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United States Department of Agriculture

Agricultural Research Service

Title: Butanol Production from Corn Fiber Xylan Using Clostridium Acetobutylicum

Authors
item Qureshi, Nasib
item Li, Xin Liang
item Hughes, Stephen
item Saha, Badal
item Cotta, Michael

Submitted to: Biotechnology Progress
Publication Type: Peer Reviewed Journal
Publication Acceptance Date: March 16, 2006
Publication Date: May 30, 2006
Citation: Qureshi, N., Li, X., Hughes, S.R., Saha, B.C., Cotta, M.A. 2006. Butanol production from corn fiber xylan using Clostridium acetobutylicum. Biotechnology Progress. 22:673-680.

Interpretive Summary: Acetone butanol ethanol (AB or ABE, or butanol) are products of microbial fermentation. In this fermentation, the culture produces up to 25 g/L AB from sugars in the ratio of 3:6. Butanol, which is a major product of this fermentation, is a useful fuel and chemical and can be produced from glucose, corn, molasses, whey permeate, and wood sugars. Approximately 5 billion lb/year of AB are produced in the US from petrochemical sources. In order to make the process of butanol/AB production more environmentally friendly and economical, substrates such as wood and agricultural byproducts (corn fiber, etc.) could be used. For this reason, attempts were made to produce AB from corn fiber arabinoxylan (CFAX) or hemicellulose (corn fiber component). In order to be able to produce AB from CFAX, the culture was supplemented with xylanase enzymes. Further, a process was developed where CFAX hydrolysis, fermentation, and recovery of ABE were performed in a single reactor. This process appears to be the most economical method to produce AB from lignocellulosic materials. As a result of this research, US corn growers/farmers would benefit from the developed process.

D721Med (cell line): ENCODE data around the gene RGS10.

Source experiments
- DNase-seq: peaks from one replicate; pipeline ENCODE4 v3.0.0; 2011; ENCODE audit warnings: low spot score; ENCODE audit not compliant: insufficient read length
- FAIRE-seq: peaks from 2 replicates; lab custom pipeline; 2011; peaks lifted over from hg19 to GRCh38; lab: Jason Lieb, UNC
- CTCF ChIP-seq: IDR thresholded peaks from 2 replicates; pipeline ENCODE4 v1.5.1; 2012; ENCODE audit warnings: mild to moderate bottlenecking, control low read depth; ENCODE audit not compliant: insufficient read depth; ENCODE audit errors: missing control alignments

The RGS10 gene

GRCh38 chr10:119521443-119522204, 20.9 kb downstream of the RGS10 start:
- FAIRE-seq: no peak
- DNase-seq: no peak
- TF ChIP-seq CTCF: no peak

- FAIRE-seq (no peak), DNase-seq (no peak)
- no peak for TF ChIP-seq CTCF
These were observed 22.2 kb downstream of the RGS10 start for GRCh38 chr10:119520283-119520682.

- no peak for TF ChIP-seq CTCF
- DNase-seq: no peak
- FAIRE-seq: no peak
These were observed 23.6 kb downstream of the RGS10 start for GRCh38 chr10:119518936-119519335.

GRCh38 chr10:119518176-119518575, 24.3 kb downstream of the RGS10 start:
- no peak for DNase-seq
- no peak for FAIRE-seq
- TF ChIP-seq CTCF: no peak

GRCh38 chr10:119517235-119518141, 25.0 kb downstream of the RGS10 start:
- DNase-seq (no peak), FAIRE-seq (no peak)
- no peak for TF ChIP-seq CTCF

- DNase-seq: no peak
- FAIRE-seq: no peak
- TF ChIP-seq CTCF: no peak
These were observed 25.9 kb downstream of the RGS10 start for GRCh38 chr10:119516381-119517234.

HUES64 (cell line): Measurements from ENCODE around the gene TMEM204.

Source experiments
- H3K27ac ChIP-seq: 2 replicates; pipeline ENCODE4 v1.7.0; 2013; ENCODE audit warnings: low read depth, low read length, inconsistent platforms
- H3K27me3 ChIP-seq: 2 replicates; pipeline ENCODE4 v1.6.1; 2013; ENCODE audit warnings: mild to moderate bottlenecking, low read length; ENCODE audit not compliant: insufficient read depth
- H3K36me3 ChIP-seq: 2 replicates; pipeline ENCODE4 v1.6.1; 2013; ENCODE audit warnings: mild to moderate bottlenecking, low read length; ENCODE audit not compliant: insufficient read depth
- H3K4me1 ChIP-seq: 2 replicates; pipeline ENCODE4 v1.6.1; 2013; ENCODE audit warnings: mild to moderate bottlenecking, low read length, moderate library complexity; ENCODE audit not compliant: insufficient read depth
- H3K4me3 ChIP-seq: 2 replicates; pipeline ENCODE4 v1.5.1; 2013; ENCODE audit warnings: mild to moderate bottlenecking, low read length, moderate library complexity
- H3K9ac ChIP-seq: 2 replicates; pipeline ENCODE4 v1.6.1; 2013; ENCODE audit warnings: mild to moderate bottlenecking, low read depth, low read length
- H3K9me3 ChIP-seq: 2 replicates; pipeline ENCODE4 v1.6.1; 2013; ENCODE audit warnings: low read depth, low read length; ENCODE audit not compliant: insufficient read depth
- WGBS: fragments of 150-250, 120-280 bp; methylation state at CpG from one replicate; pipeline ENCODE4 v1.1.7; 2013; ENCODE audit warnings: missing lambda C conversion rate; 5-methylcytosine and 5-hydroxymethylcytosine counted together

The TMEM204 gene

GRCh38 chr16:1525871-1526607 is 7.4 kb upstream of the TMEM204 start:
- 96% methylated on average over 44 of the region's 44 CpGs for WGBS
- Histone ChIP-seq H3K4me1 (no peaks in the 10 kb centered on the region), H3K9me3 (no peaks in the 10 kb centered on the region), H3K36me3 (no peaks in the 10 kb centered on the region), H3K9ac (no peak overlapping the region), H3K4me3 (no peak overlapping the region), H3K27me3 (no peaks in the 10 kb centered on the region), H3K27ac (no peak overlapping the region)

Technical Abstract: Acetone butanol ethanol (ABE) were produced from corn fiber arabinoxylan (CFAX) and CFAX sugars (glucose, xylose, galactose, and arabinose) using Clostridium acetobutylicum P260. In mixed sugar (glucose, xylose, galactose, and arabinose) fermentation, the culture preferred glucose and arabinose over galactose and xylose. Under the experimental conditions, CFAX (60 g/L) was not fermented until either 5 g/L xylose or glucose plus xylanase enzyme were added to support initial growth and fermentation. In this system, C. acetobutylicum produced 9.60 g/L ABE from CFAX and xylose. This experiment resulted in a yield and productivity of 0.41 and 0.20 g/L.h, respectively. In the integrated hydrolysis, fermentation, and recovery process, 60 g/L CFAX and 5 g/L xylose produced 24.67 g/L ABE and resulted in a higher yield (0.44) and a higher productivity (0.47 g/L.h). CFAX was hydrolyzed by xylan hydrolyzing enzymes, and ABE were recovered by gas stripping. This investigation demonstrated that integration of hydrolysis of CFAX, fermentation to ABE, and recovery of ABE in a single system is an economically attractive process. It is suggested that the culture be further developed to hydrolyze CFAX and utilize all xylan sugars simultaneously. This would further increase productivity of the reactor.

Last Modified: 9/21/2014
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